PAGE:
(INA, Public domain)
Influence of Hungarian elites could be seen in Zagreb or Rijeka, where some monumental buildings resemble well-known architecture of the 19th century Budapest. Lately, Hungary gradually regains its economic influence in the region.
Before the MOL-whale swam into the Croatian national waters, there were already other smaller investors from Hungary. As emphasized by the Croatian weekly Nacional, unlike Italians, Austrians and Germans who have mostly invested money in banks, financial institutions and telecommunications, the Hungarians have been more visible in tourism and manufacturing.
Hungarian investor Aguamarina invested EUR7.3m in a marina in Tribunj and additional EUR50m in the reconstruction of the hotel complex in Primošten. Another entrepreneur acquire from the Croatian government 81.4 per cent of the shares of the hotel company Jelsa in Hvar for EUR4m, and promised additional investment of EUR8m. Hungarians invested EUR20m in 500 apartments and about 65 hectares of land near Senj.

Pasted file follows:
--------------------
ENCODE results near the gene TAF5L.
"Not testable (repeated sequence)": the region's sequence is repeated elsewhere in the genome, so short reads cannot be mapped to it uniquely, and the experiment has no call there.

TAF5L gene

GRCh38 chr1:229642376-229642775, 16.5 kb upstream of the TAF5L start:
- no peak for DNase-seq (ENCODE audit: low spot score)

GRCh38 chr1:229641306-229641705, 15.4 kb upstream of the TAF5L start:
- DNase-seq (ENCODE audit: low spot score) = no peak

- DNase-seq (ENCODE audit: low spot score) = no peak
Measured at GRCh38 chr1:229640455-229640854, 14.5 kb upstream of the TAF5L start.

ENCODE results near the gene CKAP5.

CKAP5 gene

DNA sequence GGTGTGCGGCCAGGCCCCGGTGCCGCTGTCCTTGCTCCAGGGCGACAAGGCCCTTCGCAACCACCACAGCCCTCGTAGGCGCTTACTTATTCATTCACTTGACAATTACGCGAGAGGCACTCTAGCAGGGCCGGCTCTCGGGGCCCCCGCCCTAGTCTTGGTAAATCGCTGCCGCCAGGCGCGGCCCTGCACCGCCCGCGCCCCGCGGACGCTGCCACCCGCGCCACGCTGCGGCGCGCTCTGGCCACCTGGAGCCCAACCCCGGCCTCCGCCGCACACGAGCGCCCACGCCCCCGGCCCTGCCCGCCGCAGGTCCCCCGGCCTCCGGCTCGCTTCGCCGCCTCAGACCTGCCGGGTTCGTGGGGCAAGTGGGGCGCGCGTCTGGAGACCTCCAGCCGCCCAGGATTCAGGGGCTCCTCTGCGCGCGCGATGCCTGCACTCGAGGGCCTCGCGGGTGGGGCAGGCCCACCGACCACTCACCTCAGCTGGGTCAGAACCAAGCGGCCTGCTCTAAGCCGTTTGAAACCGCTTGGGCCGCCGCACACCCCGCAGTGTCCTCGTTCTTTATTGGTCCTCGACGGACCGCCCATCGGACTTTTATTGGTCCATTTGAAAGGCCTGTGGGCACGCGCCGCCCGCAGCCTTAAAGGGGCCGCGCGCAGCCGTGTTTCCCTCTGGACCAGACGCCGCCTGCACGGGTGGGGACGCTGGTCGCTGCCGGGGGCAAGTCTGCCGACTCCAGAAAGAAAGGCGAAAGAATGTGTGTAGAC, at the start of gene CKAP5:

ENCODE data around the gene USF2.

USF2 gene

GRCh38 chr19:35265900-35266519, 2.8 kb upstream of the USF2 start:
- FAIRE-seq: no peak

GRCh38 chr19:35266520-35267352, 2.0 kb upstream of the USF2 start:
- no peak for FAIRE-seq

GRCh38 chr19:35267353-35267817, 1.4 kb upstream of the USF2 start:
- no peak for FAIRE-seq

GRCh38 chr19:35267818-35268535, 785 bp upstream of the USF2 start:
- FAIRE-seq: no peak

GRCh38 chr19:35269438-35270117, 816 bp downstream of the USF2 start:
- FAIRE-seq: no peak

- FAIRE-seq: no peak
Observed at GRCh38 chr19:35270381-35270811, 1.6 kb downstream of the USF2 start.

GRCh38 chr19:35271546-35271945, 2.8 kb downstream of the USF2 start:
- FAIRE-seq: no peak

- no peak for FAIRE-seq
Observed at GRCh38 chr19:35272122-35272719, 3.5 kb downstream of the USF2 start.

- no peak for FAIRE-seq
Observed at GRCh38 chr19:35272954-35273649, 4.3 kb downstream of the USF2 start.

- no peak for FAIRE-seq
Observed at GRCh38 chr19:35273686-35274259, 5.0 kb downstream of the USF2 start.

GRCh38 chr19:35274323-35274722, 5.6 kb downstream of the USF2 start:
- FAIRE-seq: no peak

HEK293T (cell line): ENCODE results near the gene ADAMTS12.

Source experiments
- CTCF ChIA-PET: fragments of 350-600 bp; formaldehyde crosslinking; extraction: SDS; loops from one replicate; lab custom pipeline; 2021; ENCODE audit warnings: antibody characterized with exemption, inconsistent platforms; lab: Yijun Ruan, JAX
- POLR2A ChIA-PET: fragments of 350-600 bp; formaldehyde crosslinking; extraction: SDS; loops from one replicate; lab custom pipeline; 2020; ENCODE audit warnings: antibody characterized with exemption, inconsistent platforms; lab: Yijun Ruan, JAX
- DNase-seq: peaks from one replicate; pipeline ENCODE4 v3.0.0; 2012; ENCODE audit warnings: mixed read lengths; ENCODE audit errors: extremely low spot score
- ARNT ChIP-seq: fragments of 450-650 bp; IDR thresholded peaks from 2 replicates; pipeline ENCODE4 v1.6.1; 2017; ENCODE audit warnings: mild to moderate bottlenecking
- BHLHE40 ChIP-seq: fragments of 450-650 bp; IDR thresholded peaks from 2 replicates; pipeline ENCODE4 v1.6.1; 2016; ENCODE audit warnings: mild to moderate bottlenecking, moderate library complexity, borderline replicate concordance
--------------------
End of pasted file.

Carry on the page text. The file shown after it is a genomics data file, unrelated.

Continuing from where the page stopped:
Dunapack build in Zabok the production facilities for corrugated cardboard and packaging. The value of this greenfield investment was EUR23m and provided work for over 100 employees. The Duna-Drava cement company has 100 employees and production facilities in several locations in Zagreb and across Slavonia. Fornetti, which manufactures ovens for special kind of bread, has installed its products in almost two hundred locations in Croatia. The Food International company opened the Svetlana Ivan Zelina plant, which supplies more than 100 types of Hungarian products to Croatian retailers. Exclusive Change company developed a chain of currency exchange offices. The Hungarians have been also interested in Rijeka harbor and its facilities. Since 19th century it has been main (if not only) Hungarian sea-harbor enabling Hungarian products to be shipped across the world.